By Pastor Jenna Couch Zion Lutheran Church, Jubilee

If you had to answer the question, “What kinds of things are you tempted by in this world,” how would you answer?
Maybe some would be able to name the temptation right away, while others might have to think about it.
There are many temptations in this world everyday; some are easy to resist, while others may be harder. But, temptation is everywhere.
Some of the pastors in the Jubilee Conference are involved in a book study in Cedar Falls. We just started “The Screwtape Letters” by C.S. Lewis.
If you’ve never read it before, it’s a chilling but fascinating story. It’s about two devils from the underworld; Screwtape, who is writing letters to his nephew Wormwood, advising him on how to properly tempt a “patient” as they call him. This “patient” starts out as an atheist, which makes it easier for Wormwood to manipulate his thoughts, but so far in the first seven letters, the “patient” became a Christian, which grieved Wormwood and his uncle, but they aren’t letting up.
The advice that is given in these letters is utterly disturbing, but it gives the reader quite a bit of foresight about how the temptation process works. An overarching theme that Screwtape gives his nephew is to continue to find ways to get the “patient” to turn in on himself. As uncomfortable as some of this is to read, it’s a pretty adequate description of the ways in which temptations can pull us away from God and turn us in on ourselves. And when we turn in on ourselves, we die. Sooner or later, we die a rather lonely death because life had been consumed with 1 person; ourselves.

I realize that this book probably isn’t sounding like a great book for a pastor, or Christian for that matter, to be reading, but I promise you….there is MUCH Gospel to be proclaimed in this book. Even while Screwtape would have his nephew Wormwood believe that everything God is and stands for is to be considered The Enemy, as God is frequently referred to in this book; what he is portraying as bad or opposing qualities, we uphold as Holy.
I’d like to share an excerpt from the book that better conveys what I’m talking about here.

“To us, a human is primarily food; our aim is the absorption of its will into ours, the increase of our own area of selfhood at its expense.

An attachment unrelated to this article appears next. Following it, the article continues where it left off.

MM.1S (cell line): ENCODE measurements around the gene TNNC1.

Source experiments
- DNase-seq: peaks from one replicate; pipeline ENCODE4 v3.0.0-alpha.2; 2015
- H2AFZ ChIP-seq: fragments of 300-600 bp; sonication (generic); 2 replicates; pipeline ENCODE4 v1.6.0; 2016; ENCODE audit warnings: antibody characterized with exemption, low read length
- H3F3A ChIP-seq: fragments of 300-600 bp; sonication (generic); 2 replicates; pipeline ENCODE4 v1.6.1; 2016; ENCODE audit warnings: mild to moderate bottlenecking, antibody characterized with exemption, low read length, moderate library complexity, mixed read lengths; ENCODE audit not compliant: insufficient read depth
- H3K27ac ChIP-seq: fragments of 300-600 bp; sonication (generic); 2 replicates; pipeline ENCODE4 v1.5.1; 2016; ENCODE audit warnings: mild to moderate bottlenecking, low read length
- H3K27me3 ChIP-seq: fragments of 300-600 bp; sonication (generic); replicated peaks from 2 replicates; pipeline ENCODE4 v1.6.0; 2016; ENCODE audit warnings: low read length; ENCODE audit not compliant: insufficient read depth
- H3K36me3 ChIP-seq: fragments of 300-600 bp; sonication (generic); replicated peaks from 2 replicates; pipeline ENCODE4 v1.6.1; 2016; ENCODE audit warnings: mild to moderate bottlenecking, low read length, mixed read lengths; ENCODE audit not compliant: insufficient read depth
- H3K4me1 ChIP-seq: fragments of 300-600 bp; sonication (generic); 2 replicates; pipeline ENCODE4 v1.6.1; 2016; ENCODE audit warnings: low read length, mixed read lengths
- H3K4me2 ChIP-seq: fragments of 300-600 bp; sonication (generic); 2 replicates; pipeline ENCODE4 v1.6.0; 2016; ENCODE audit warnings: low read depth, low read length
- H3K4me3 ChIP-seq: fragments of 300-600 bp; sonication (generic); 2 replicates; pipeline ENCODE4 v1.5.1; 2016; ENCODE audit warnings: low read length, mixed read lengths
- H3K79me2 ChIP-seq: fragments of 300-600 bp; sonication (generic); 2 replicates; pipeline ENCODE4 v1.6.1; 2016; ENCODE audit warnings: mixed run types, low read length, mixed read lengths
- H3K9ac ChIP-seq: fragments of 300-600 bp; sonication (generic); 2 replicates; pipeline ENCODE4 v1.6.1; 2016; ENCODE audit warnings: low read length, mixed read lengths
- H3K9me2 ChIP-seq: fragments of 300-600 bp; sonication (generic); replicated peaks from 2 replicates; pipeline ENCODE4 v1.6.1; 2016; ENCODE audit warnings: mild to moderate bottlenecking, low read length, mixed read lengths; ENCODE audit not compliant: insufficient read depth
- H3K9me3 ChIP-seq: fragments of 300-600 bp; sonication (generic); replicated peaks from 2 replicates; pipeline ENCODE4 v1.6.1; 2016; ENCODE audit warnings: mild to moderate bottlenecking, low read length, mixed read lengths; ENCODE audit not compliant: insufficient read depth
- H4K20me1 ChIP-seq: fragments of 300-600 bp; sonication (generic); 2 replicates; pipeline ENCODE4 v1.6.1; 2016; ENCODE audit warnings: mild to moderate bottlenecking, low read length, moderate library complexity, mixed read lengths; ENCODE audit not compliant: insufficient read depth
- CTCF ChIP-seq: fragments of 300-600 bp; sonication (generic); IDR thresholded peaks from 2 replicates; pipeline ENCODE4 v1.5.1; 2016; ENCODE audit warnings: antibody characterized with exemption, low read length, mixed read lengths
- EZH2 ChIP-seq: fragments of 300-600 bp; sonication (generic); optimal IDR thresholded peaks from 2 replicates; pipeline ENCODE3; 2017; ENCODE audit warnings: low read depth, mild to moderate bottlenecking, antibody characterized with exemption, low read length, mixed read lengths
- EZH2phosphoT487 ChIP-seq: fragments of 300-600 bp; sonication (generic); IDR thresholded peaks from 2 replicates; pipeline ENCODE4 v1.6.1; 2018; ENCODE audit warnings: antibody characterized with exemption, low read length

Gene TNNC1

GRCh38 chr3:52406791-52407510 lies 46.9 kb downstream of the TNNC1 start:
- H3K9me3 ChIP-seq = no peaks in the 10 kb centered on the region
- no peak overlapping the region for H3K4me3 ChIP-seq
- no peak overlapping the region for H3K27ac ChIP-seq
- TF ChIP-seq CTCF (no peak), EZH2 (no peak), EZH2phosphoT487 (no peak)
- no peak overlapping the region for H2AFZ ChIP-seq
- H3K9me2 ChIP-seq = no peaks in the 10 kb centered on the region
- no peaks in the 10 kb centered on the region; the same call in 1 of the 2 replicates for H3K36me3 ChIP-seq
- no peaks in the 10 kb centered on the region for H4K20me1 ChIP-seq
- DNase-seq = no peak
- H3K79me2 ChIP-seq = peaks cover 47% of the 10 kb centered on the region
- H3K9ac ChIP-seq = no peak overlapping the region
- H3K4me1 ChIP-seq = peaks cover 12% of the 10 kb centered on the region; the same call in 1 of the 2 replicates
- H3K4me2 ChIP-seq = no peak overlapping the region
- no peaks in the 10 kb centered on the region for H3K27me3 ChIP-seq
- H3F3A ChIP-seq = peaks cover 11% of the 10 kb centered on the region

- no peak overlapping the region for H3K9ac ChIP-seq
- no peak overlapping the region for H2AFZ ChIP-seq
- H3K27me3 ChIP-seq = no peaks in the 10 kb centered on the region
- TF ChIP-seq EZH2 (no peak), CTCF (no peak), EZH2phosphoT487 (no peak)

But the obedience which [God] demands of its [humans] is quite a different thing. One must face the fact that all the talk about His love for [humans] and His service being perfect freedom is not (as one would gladly believe) more propaganda, but an appalling truth. He really does want to fill the universe with a lot of loathsome little replicas of Himself—creatures whose life, on its miniature scale, will be qualitatively like His own, not because He has absorbed them but because their wills freely conform to His. We want cattle who can finally become food; He wants servants who can finally become [children.] We want to suck in, He wants to give out. We are empty and would be filled; He is full and flows over. Our war aim is a world in which Our Father Below has drawn all other beings into himself; [God] wants a world full of beings united to Him but still distinct.” (C.S. Lewis, Screwtape Letters, pp.38-39).

Here, Screwtape is lamenting to Wormwood about how God operates in this world. Their goal is to try to convince their “patient” that nothing and no one else in the world matters more than their patient’s own feelings or thoughts. They know that God is genuine, and that God calls people to places bigger than themselves. And that infuriates them. They can’t compete with benevolence and God’s call to people thinking outside of themselves. That thwarts their evil plot to dominate people with their own twisted selfishness.

Whatever temptations that are out there; they are a part of life, but they are something wholly other than what God has intended for us as God’s children.
Now, while C.S. Lewis’ book is fiction, there is beautiful truth in the way he describes God. God IS overflowing. God does call us to serve and God has united us together as part of creation through Christ. And that’s the “good news” that Jesus went around Galilee proclaiming. Jesus called people to repent and to believe. Both are things that render Screwtape and Wormwood utterly powerless.

Jesus is still very present in this world today, still proclaiming the message to us that God’s kingdom has come near; calling us to repent and believe in the Good News. As the Screwtape letters indicate; there is far more power in belief in God than in temptation; for they are utterly powerless against God and God’s work through us.

So when we pray later today, and week after week “Lead us not into temptation, and deliver us from evil,” we pray with a confidence that no power on earth can ever compete with a God whose giving for creation is overflowing with love.